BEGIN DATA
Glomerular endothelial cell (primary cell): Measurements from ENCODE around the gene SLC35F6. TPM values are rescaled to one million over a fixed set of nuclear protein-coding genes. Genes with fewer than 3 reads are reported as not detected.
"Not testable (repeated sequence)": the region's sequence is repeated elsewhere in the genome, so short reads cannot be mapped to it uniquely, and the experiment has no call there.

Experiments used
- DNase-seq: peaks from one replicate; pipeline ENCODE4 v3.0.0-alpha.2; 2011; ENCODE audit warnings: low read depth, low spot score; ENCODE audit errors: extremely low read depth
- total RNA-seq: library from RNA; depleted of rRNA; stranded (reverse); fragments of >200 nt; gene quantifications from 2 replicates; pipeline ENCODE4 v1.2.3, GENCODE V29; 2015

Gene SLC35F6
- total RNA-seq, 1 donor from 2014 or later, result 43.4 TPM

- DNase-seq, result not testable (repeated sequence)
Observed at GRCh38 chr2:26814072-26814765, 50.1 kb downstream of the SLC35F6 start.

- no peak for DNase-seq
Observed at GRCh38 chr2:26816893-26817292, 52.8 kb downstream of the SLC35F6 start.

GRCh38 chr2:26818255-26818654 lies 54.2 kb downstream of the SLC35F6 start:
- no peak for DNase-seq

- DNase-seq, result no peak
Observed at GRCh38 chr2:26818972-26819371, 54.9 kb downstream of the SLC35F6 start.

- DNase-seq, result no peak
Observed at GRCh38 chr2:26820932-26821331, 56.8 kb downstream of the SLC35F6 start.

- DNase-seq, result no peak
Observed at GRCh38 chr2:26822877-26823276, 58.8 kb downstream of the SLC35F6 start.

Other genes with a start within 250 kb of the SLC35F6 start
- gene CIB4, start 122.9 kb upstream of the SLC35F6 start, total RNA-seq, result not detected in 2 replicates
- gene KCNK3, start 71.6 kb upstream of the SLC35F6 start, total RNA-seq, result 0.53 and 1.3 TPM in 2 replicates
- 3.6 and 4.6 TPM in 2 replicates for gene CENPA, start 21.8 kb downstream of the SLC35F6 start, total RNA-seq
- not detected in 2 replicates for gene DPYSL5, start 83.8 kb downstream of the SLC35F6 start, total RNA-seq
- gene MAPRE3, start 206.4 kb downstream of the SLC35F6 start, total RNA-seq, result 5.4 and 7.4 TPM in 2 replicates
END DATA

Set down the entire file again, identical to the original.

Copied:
Glomerular endothelial cell (primary cell): Measurements from ENCODE around the gene SLC35F6. TPM values are rescaled to one million over a fixed set of nuclear protein-coding genes. Genes with fewer than 3 reads are reported as not detected.
"Not testable (repeated sequence)": the region's sequence is repeated elsewhere in the genome, so short reads cannot be mapped to it uniquely, and the experiment has no call there.

Experiments used
- DNase-seq: peaks from one replicate; pipeline ENCODE4 v3.0.0-alpha.2; 2011; ENCODE audit warnings: low read depth, low spot score; ENCODE audit errors: extremely low read depth
- total RNA-seq: library from RNA; depleted of rRNA; stranded (reverse); fragments of >200 nt; gene quantifications from 2 replicates; pipeline ENCODE4 v1.2.3, GENCODE V29; 2015

Gene SLC35F6
- total RNA-seq, 1 donor from 2014 or later, result 43.4 TPM

- DNase-seq, result not testable (repeated sequence)
Observed at GRCh38 chr2:26814072-26814765, 50.1 kb downstream of the SLC35F6 start.

- no peak for DNase-seq
Observed at GRCh38 chr2:26816893-26817292, 52.8 kb downstream of the SLC35F6 start.

GRCh38 chr2:26818255-26818654 lies 54.2 kb downstream of the SLC35F6 start:
- no peak for DNase-seq

- DNase-seq, result no peak
Observed at GRCh38 chr2:26818972-26819371, 54.9 kb downstream of the SLC35F6 start.

- DNase-seq, result no peak
Observed at GRCh38 chr2:26820932-26821331, 56.8 kb downstream of the SLC35F6 start.

- DNase-seq, result no peak
Observed at GRCh38 chr2:26822877-26823276, 58.8 kb downstream of the SLC35F6 start.

Other genes with a start within 250 kb of the SLC35F6 start
- gene CIB4, start 122.9 kb upstream of the SLC35F6 start, total RNA-seq, result not detected in 2 replicates
- gene KCNK3, start 71.6 kb upstream of the SLC35F6 start, total RNA-seq, result 0.53 and 1.3 TPM in 2 replicates
- 3.6 and 4.6 TPM in 2 replicates for gene CENPA, start 21.8 kb downstream of the SLC35F6 start, total RNA-seq
- not detected in 2 replicates for gene DPYSL5, start 83.8 kb downstream of the SLC35F6 start, total RNA-seq
- gene MAPRE3, start 206.4 kb downstream of the SLC35F6 start, total RNA-seq, result 5.4 and 7.4 TPM in 2 replicates